Wikileaks encryption use offers 'legal challenge'
A novel use of encryption by whistle-blowing website Wikileaks could "challenge the legal system for years to come," according to an influential observer of the hacking community.
Emmanuel Goldstein, editor of 2600 The Hacker Quarterly magazine, made his comments in reference to an encrypted file recently posted on the site.
Some suspect the file - as yet unopened - contains further sensitive material.
It has been reposted around the web and is available for anyone to download. So far, it has beeen downloaded 100,000 times.
"If you release it in encrypted form, nobody really knows if you've released it or not - or even what the material is," Mr Goldstein told BBC News.
"Then, if something happens to you, all it takes is the revelation of a simple spoken phrase known by a select group of people and everyone who has this mystery file now has all of the secrets."'Uncrackable file'
Wikileaks recently published 76,000 secret US military logs detailing military actions in Afghanistan; an act the US authorities described as highly irresponsible.
The website now says it will release 15,000 further sensitive documents, once it has completed a review aimed at minimising the risk that the release could put people's lives in danger.
The site came under criticism after it released the first tranche for endangering the lives of informants or others named in the documents.
The release of the logs has led many to wonder what action the US might take against Wikileaks.
Now it seems the site may be using encryption as insurance against legal and other threats to the information it holds.
The insurance.aes256 file has been posted alongside the already published leaked war logs and can be downloaded by anyone.
From the file name, it is believed that it has been encrypted using the AES256 algorithm - described as "extremely strong" by Professor Whitfield Diffie, of the Information Security Group at Royal Holloway University, London.
Prof Diffie believes that AES256, which he says has been "extensively studied" could prove too tough even for US intelligence agencies to break.
While no-one knows what the insurance file contains, this has not prevented the contents becoming a matter of considerable speculation.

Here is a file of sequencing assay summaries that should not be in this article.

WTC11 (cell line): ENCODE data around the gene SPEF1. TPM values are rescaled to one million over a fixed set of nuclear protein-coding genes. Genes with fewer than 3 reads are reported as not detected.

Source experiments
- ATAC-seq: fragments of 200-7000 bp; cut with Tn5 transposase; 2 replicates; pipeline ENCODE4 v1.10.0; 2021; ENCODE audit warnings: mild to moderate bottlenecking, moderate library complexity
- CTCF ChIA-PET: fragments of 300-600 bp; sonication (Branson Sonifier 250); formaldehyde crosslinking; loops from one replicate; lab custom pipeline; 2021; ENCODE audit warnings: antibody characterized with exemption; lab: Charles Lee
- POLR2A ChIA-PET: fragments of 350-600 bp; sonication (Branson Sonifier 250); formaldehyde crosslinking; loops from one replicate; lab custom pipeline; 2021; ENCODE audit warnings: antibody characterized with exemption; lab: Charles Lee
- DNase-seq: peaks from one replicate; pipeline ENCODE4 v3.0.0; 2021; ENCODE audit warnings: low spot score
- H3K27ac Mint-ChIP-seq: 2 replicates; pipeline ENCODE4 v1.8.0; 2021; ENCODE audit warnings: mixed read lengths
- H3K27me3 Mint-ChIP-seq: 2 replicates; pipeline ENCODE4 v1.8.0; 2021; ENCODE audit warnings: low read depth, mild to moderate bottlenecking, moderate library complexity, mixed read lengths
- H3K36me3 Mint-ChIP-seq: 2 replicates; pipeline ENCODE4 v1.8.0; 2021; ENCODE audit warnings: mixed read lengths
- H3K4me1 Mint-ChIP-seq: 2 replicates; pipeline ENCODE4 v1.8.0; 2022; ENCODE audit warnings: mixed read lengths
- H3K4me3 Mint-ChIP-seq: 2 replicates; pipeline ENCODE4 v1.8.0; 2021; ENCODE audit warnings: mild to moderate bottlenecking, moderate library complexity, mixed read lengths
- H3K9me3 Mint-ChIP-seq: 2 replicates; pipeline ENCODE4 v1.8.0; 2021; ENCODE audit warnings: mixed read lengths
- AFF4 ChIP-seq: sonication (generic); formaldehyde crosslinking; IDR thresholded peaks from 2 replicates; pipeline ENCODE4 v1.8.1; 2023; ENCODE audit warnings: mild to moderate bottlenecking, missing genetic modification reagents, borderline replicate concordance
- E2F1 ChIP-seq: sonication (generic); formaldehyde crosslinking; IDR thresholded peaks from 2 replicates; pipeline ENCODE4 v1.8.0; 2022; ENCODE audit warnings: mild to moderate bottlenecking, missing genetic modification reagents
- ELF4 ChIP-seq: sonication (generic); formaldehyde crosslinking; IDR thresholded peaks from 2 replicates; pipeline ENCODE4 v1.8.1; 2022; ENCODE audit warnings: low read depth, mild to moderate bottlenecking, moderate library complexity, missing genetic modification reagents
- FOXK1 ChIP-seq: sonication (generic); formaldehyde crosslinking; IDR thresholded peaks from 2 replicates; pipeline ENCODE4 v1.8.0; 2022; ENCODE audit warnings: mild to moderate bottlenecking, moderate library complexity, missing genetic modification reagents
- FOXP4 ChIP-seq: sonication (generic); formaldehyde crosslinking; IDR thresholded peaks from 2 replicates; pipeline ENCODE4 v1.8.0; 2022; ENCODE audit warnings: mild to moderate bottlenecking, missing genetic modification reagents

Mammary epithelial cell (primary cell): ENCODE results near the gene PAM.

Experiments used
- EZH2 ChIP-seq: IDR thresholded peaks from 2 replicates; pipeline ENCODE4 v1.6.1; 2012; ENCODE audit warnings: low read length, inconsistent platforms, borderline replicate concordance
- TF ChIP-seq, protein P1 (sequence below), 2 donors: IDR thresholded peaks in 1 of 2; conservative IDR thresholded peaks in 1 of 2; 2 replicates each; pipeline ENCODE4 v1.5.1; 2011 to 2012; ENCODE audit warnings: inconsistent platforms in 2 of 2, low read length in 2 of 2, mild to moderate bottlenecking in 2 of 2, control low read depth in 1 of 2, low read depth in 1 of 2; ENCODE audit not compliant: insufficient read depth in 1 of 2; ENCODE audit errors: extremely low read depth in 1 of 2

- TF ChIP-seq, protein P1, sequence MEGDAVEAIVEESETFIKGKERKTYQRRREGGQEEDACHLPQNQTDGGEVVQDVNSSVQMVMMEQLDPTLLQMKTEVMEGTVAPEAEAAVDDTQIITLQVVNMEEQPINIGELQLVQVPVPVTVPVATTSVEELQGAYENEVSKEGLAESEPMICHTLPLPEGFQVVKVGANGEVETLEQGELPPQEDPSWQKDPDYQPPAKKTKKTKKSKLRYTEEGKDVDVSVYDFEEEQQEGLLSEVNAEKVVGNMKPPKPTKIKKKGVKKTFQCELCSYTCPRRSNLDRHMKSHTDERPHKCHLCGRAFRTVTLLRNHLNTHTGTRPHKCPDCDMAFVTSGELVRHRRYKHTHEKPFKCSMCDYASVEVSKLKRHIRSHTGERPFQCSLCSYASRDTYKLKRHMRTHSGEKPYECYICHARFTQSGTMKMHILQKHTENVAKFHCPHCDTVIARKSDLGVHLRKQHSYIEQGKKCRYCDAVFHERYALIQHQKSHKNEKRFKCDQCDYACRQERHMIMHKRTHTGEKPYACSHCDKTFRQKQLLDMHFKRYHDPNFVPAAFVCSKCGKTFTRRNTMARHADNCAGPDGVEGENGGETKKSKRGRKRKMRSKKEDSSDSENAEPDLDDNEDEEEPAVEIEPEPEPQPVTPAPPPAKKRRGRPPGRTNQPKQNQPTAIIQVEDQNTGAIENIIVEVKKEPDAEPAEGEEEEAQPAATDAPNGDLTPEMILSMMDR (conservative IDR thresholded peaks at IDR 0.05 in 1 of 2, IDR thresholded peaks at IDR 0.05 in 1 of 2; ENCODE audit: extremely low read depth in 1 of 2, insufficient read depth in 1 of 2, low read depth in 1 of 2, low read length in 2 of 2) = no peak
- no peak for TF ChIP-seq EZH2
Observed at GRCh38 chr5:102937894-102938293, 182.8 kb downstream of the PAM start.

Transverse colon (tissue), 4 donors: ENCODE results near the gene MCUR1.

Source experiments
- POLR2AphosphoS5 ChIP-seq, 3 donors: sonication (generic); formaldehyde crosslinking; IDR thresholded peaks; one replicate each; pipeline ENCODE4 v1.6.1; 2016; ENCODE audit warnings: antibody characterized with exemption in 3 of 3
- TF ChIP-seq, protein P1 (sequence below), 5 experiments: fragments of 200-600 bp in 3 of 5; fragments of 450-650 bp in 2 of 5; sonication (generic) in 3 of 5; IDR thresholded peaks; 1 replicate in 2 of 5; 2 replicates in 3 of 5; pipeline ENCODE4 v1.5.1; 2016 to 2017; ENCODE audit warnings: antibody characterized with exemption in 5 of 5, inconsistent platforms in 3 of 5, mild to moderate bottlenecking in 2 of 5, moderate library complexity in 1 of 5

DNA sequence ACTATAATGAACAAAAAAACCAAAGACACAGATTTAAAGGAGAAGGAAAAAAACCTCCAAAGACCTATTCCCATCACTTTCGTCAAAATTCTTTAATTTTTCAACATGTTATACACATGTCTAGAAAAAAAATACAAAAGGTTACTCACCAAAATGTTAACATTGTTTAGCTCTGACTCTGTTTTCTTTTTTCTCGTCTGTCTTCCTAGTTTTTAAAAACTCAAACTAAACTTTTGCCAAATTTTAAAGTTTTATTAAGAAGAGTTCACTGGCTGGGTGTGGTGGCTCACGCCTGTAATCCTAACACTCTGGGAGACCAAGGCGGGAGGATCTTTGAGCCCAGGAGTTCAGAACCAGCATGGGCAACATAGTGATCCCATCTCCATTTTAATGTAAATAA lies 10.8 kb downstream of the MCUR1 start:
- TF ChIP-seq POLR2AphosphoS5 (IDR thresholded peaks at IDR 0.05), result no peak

Some suspect that the file contains a further leaked US military video, others that it is another tranche of US military logs - perhaps this time from Iraq. Or it could just be an imaginative bluff.
Even the name of the directory in which it is held - "straw-glass-and-bottle" - has prompted discussion and debate online.'Historical value'
Speaking at a recent event at London's Frontline Club, Wikileaks founder Julian Assange told attendees how the use of encryption could help overcome legal efforts to prevent publication.
End Quote Prof Whitfield Diffie Information Security Group
In a sense communications networks can be defined entirely by who has cryptographic keys and I think a lot of networks will work that way in the future”
Mr Assange told the BBC that Wikileaks had often distributed encrypted material among its members in order to protect it.
"We have over a long period of time distributed encrypted backups of material we have yet to release," he told the gathering.
"All we have to do is release the password to that material and it is instantly available," he said.
By publishing the encrypted documents publicly, Mr Assange said Wikileaks was protecting material of historical value.
"That duty to history is something that weighs heavily with us. If you had the Stasi archive in your pocket, that is a very heavy pocket indeed," he said.
"We take precautions to make sure that sort of material is not going to disappear from history regardless of the sort of threats to this organisation."Intelligence test
But with the "insurance file" Wikileaks has taken the unusual step of making an encrypted backup - if that is indeed what it is - publicly available online.
Emanuel Goldstein told the BBC: "Julian is smart. He always has a backup, which is the rule of thumb in this community."
But he believes this goes further than just a need to preserve information.
"It's a fascinating tactic and one which will challenge the legal system for years to come."
In Mr Goldstein's view, any attempt now to seize or prevent publication of material held by Wikileaks will be self-defeating because thousands of copies will already have been distributed world wide.
It is, he says, "a tactic of intelligence to ward off the inevitable clampdown."
But Cindy Cohn, legal director of the Electronic Frontier Foundation is less convinced the file represents a challenge to the US government.
"I don't see it as a challenge, as much as being open about what's going on," she told the BBC.
In Ms Cohn's view the idea of circulating encrypted copies of information to keep it safe is well-established.
The tactic, according to Ms Cohn, has been used in the past by human rights groups and other organisations.
She points to projects like Freenet, which use encryption and wide distribution of data to resist censorship.
"Wikileaks is doing the same basic thing in a more directly political context and using encryption to allow them to be more open about it on the front end."
For Prof Diffie, the release of information in this way does open up interesting possibilities.
"In a sense communications networks can be defined entirely by who has cryptographic keys, and I think a lot of networks will work that way in the future."
That's a view which will not be good news for those trying to prevent groups sharing and publishing leaked material.
"I think that the people who are trying to shut down Wikileaks are going to have to accept this as a fact of reality that cryptography allows you to do this kind of thing," Prof Diffie said.